The local spatial development framework (LSDF) for the Adam Tas Corridor (or Stellenbosch Corridor) published by Stellenbosch Municipality, aims to bring hope and create sustainable growth.
The Corridor brings this vision closer for all our citizens. It will create conditions necessary for lasting growth and continual renewal — for generations to come. It will do so by building neighbourhoods where the home, places of work and education are within easy reach of one another. It will integrate people’s day-to-day lives with their surrounding areas. It means an active partnership between all stakeholders.
People, movement, and resources
Central to the design of the Corridor will be the movement of people. There will be safe and convenient public transport, a new emphasis on attractive pedestrian walkways and shaded, green and accessible public spaces.
The Corridor does not take up new land but brings new energy to neglected areas, while it will also connect to the old town to add vivacity. It aligns with the stated strategic aims of the Municipality: better public transport, inclusive economic growth, optimal land use, guarding of resources, security of food and agriculture, and care of the built heritage and landscape. At the same time it will also connect to It combines these principles with the idea of compact and innovative towns, liveability, open spaces, neighbourhood schools and diverse housing options.
Stellenbosch needs to act in order to manage growth, traffic congestion, and inequality in housing, transport and public amenities. The Corridor makes it possible to plan and work at scale. It has at its disposal the resources essential to success, namely land and human assets, including the expertise, wisdom, and energy of every resident.
Plan and implementation
The plan and the publication thereof is in itself a significant event.
A detailed plan embedded in policy and with a horizon of decades is a first in South Africa. The innovative approach could be a breakthrough if implemented according to plan. The envisaged process will cut red tape and thus save many millions, which could be used more productively for the public good.
For long, cities grew organically, without specific design. Stellenbosch also grew organically for about 250 years. Even late in this period, individual decisions, like Jannie Marais’ donation to establish a university or Anton Rupert’s rescue of historic buildings, could significantly influence the future character of the town. Today, with larger populations and complexity, cities have to plan to ensure harmony and sustainable growth. Stellenbosch is not an exception. In land size, Stellenbosch is now more than five times bigger than it was a mere seventy years ago.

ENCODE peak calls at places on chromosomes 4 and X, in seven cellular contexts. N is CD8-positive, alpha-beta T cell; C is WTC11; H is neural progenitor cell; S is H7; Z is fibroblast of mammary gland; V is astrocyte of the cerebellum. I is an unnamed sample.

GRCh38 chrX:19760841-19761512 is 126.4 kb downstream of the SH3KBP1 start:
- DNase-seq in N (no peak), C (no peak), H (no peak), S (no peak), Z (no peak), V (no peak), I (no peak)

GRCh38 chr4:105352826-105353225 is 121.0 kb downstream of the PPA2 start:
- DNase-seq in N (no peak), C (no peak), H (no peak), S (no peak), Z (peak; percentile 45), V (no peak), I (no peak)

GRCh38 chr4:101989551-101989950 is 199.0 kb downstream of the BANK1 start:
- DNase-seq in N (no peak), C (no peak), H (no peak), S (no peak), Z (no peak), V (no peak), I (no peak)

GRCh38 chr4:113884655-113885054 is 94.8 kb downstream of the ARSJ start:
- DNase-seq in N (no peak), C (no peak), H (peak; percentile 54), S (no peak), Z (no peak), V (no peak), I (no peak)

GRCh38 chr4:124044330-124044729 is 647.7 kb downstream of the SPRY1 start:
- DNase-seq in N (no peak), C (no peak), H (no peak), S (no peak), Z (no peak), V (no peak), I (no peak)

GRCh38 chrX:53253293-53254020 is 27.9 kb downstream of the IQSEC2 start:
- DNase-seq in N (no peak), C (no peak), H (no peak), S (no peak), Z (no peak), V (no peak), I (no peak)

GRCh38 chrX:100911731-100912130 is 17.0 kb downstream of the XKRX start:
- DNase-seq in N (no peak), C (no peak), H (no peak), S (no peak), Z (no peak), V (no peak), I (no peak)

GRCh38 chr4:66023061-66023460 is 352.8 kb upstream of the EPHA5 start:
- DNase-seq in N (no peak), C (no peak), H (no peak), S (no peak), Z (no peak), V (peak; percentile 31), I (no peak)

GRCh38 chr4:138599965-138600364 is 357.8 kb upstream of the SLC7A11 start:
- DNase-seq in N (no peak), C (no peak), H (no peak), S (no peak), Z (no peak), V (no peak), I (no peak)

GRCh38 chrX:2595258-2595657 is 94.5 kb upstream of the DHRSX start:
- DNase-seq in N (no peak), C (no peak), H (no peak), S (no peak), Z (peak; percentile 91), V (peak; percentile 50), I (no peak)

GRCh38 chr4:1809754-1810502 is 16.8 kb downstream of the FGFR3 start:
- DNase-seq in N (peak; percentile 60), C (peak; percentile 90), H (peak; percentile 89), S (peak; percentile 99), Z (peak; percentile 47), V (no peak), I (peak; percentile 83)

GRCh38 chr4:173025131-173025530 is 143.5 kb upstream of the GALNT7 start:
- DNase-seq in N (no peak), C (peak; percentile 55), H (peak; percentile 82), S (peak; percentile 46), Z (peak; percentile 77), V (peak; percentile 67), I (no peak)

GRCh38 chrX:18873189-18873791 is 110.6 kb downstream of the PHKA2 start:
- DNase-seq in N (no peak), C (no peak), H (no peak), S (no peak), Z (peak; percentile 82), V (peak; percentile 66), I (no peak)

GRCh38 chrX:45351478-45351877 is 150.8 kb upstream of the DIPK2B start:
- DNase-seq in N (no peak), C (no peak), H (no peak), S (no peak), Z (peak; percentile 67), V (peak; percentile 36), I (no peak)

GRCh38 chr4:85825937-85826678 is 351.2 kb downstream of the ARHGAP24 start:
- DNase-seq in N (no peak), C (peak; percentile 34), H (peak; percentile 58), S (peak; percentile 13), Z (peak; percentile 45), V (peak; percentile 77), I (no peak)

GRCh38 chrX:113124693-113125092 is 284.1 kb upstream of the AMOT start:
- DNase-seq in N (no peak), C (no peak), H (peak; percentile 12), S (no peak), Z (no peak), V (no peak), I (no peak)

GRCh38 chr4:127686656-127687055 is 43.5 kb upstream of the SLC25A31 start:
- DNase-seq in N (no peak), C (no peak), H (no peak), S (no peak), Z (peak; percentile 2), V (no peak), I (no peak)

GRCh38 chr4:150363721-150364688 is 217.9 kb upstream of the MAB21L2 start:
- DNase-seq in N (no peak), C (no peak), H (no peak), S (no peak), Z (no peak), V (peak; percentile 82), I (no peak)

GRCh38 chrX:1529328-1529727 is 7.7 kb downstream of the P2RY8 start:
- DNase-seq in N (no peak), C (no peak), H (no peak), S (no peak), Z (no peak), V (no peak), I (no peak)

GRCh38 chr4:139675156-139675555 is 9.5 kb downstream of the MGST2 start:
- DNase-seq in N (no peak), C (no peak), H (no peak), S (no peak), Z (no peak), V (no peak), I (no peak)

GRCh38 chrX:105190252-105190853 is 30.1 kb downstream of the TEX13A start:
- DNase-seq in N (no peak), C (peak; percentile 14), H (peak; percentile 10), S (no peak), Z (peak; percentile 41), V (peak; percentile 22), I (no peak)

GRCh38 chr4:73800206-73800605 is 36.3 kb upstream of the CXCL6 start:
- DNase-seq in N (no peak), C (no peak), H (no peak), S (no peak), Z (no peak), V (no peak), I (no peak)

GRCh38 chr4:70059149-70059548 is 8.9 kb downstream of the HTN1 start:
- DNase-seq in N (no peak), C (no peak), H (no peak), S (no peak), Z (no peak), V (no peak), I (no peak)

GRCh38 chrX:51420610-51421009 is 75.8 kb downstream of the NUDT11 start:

The Corridor is critical for the Municipality’s growth management and will allow new ways to deal with space and mobility.
In 1985, Stellenbosch was one of the first Municipalities in South Africa to implement an overlay zone in the Middedorp, almost immediately after the law allowed for that. The Corridor overlay zone is a critical dimension to ensure that the vision aligns with land use rights. It is also one of the mechanisms that will enable agility and speed in implementation.
In practical terms, ± 375 hectares of under-utilised industrial land will accommodate “a new town in town,” with an inclusive economy and mixed residential and business development. It runs along the foot of Pappegaaiberg, from the Cape Sawmill site to Kayamandi and Cloetesville. It includes the central government-owned Droë Dyke area, Distell’s Bergkelder facility and other properties along the Plankenbrug river. Its potential bulk development will be roughly seven times larger than the V&A Waterfront in Cape Town within the existing town space.
We, the people
Sustainable growth and transformation are worthy aims, and the mechanisms to implement them are creative.
Residents now have a unique opportunity to participate in and shape the process. A core assumption is that individuals, groups and communities have binding energies, knowledge and wisdom. The idea for the Corridor originated outside the formal decision-making structures, and initial work on it came from the concerted efforts of active citizens focusing on creating a liveable future for all. Fundamental principles are to release local energy and facilitate organic growth through incremental steps — for the next twenty to thirty years. The Western Cape Government, Stellenbosch University, the Stellenbosch Institute for Advanced Study, landowners, business leaders and committed citizens all assisted the Municipality in bringing the project to where it is now. It is a testimony of active citizen participation with local government.
Therefore, individuals, organisations and neighbourhood groups have a unique space to formulate their ideas, wishes and criticism into constructive policy proposals. Also, to partner with authorities in local spaces, events and services. Towns that care for the commons create resilience better than towns that ignore the shared wisdom of their citizens.
Therefore, the Stellenbosch Heritage Foundation encourages members and citizens to get involved in these processes that will shape the future of Stellenbosch. An initial comment regarding the Corridor is that we should call it not the Adam Tas Corridor but rather the Stellenbosch Corridor; it channels future hope for all of Stellenbosch.